“It’s kind of a hinge point in the history of better urban planning in Antwerp,” says Kristiaan Borret, the current city architect. “In those times there was no interest from the political authority. It really came bottom up from the civil society.” Manuel de Solà Morales won the Het Eilandje competition and although his scheme was not adopted, it strongly informed the masterplan which Borret’s predecessor would go on to draw up in 2002.
Central to that plan is the creation of a primary axis projecting out from the city and heavily loaded with cultural activities. The recently opened Museum aan de Stroom (Museum by the River) represents the first contribution to this trail of crumbs. Designed by Rotterdam’s Neutelings Riedijk, the building is part museum — its exhibits tell the story of Antwerp’s history as a global trading hub — and part viewing platform. A Beaubourgesque free-to-access circulation route corkscrews around the stacked galleries, culminating in a terrace from which visitors can look back to the historic city and north to Het Eiandje’s soon-to-be-colonised quaysides. To the west, they can also see the wide expanse of the Scheldt, the river to which the MAS’s name refers. A central ambition of the city’s structural plan is to strengthen an awareness of Antwerp’s proximity to the river, with the redevelopment of Het Eilandje seen as offering particularly valuable opportunities.
Following the MAS’s opening, cafés and restaurants have sprouted up but the area still suffers from a lack of basic amenities. There is no supermarket, no bakery and not enough schools. Thus far the settlers at Het Eilandje have been very much of the two incomes/no kids variety. That is certainly true of those living in the twin towers, Westkaai 1 and 2, that Diener & Diener has realised further down the primary axis, a couple of hundred metres to the north of the MAS. These buildings are in fact the very furthest from the city centre to have been built, their occupants being drawn from that niche market of people prepared to pay a lot to be pioneers.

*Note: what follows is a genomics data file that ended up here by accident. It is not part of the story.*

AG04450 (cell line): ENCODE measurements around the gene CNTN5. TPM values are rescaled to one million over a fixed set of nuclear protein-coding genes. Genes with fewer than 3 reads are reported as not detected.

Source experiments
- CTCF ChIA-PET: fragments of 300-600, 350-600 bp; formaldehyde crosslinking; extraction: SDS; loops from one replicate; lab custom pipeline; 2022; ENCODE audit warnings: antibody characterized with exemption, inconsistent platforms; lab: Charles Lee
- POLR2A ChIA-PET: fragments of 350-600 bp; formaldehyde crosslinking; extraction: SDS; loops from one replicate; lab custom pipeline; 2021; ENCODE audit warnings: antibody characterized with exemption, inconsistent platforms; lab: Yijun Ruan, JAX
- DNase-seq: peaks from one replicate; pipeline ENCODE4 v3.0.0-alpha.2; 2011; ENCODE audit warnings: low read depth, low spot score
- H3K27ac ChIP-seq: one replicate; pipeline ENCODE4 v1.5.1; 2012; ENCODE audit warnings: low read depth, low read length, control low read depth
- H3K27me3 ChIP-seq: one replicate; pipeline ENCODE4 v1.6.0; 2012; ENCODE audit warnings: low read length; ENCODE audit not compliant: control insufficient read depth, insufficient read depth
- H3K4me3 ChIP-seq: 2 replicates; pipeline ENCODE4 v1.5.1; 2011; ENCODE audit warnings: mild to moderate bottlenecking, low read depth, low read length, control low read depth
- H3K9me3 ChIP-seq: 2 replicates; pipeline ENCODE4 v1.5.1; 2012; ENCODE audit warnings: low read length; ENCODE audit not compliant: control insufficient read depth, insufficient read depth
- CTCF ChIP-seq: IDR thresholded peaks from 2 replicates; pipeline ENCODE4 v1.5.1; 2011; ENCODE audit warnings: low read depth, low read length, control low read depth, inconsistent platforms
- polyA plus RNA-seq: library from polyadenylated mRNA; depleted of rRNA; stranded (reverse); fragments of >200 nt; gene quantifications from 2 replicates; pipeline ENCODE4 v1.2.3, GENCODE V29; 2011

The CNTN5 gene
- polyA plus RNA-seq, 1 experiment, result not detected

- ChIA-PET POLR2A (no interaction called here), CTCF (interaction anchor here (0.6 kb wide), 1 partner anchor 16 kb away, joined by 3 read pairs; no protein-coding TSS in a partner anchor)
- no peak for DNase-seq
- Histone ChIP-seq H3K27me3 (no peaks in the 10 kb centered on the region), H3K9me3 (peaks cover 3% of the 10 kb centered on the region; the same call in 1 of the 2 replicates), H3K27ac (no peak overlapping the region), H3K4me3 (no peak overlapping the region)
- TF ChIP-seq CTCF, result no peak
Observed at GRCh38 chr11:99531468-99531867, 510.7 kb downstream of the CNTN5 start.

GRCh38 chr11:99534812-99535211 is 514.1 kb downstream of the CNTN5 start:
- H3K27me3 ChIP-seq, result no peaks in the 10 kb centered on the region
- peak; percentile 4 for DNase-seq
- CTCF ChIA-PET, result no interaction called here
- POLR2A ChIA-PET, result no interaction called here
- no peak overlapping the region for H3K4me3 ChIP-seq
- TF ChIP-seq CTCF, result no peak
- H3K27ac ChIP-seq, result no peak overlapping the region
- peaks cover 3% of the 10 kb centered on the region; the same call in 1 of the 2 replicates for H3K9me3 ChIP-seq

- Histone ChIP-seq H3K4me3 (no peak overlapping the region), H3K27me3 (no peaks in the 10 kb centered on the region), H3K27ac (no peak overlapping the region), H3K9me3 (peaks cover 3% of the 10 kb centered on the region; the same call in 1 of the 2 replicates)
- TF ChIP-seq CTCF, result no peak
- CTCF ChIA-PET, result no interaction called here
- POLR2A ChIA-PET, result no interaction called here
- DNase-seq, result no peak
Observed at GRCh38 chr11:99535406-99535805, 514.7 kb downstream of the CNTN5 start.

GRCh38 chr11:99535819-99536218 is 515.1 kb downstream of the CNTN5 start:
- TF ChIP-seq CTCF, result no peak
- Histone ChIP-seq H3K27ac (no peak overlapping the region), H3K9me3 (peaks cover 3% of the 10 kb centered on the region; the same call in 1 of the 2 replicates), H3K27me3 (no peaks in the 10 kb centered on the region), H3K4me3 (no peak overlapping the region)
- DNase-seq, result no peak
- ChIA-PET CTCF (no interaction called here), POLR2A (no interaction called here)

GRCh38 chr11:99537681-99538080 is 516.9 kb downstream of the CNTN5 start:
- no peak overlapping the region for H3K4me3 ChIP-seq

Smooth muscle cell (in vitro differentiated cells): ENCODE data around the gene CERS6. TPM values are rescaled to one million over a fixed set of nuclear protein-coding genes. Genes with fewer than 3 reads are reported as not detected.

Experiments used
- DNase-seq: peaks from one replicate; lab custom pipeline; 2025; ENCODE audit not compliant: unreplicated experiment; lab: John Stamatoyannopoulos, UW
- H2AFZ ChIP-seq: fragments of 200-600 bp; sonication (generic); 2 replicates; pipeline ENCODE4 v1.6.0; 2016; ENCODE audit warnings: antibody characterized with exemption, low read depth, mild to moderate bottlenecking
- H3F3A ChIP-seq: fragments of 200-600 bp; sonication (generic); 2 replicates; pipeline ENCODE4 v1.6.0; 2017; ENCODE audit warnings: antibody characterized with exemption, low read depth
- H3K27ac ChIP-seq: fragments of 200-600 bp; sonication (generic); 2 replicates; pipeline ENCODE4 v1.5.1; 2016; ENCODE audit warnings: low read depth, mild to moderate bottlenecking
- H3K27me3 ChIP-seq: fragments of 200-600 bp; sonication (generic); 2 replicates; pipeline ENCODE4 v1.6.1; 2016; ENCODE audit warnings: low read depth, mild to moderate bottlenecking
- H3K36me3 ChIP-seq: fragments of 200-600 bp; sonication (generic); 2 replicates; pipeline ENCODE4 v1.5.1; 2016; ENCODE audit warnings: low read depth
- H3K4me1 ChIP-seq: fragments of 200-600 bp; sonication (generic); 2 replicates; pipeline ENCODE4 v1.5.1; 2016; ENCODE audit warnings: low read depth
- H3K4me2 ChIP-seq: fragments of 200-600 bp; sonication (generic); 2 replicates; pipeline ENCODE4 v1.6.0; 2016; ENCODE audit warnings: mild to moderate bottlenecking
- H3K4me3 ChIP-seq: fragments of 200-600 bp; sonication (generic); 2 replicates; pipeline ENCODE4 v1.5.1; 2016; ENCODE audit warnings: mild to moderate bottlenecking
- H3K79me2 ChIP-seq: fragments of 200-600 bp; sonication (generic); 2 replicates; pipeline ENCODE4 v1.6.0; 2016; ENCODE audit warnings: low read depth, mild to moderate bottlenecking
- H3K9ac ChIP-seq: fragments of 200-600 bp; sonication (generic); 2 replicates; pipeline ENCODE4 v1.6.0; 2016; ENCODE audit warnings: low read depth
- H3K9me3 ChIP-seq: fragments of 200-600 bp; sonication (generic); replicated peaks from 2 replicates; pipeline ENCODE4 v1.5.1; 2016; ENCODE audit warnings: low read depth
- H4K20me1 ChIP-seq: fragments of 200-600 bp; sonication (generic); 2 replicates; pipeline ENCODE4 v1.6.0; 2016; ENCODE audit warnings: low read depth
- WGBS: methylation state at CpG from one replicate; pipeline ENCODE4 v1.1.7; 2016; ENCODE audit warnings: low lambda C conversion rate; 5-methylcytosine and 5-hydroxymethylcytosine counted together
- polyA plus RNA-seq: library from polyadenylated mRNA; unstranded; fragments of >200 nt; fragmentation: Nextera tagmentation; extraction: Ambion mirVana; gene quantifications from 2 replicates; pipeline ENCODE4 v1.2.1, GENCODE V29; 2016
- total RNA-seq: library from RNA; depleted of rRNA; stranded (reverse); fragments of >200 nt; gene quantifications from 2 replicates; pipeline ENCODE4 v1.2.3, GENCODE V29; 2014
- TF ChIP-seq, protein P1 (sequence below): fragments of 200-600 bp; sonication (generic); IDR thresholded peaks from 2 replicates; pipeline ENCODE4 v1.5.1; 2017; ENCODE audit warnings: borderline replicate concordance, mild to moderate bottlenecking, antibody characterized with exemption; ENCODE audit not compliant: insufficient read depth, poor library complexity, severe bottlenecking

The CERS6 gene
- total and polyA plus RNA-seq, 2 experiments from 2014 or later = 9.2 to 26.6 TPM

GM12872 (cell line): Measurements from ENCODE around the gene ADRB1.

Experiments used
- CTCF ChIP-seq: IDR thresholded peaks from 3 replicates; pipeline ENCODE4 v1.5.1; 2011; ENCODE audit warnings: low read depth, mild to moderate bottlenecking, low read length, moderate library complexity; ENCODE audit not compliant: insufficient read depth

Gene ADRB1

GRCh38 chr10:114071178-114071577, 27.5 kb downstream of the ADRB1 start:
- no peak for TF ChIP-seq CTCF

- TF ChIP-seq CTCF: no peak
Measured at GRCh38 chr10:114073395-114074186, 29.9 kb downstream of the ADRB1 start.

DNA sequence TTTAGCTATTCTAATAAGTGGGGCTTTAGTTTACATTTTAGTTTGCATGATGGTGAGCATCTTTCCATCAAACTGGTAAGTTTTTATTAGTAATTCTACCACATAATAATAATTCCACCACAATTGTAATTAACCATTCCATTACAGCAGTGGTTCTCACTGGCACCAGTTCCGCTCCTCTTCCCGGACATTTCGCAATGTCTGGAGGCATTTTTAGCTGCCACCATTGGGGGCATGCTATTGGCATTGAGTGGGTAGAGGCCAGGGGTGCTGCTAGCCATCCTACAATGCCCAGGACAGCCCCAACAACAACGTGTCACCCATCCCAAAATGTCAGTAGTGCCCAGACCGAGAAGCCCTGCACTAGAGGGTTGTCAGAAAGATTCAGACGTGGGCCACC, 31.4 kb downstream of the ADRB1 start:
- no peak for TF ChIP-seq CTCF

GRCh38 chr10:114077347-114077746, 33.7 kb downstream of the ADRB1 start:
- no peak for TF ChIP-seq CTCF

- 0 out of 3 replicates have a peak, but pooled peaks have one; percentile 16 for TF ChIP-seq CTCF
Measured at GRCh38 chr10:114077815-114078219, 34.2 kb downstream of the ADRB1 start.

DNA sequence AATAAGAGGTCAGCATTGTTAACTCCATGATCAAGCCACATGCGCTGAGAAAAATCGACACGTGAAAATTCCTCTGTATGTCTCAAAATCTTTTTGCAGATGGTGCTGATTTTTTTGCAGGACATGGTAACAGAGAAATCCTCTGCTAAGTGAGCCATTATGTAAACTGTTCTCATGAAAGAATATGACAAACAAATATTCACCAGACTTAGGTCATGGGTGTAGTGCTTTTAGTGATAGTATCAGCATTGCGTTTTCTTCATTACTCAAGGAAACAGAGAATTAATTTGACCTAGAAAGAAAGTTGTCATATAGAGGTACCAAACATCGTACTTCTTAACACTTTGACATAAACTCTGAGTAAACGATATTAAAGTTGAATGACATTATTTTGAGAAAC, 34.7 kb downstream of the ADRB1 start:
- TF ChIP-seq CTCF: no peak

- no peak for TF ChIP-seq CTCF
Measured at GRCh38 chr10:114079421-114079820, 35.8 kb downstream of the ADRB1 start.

Source: Anita Verbeke
The fragility of this market is suggested by the site’s current condition. The Diener & Diener buildings have been planned as the first of six slim residential towers that will extend down the primary axis and form a frontage to Het Eilandje’s largest dock, the kilometre-long Kattendijkdok. The second pair has been designed by David Chipperfield and the final two by Gigon & Guyer. The floorplans of Chipperfield’s buildings have been redesigned more than once with the aim of increasing the number of smaller — supposedly more marketable — units, but two years on from the completion of Diener & Diener’s scheme, construction work has yet to commence.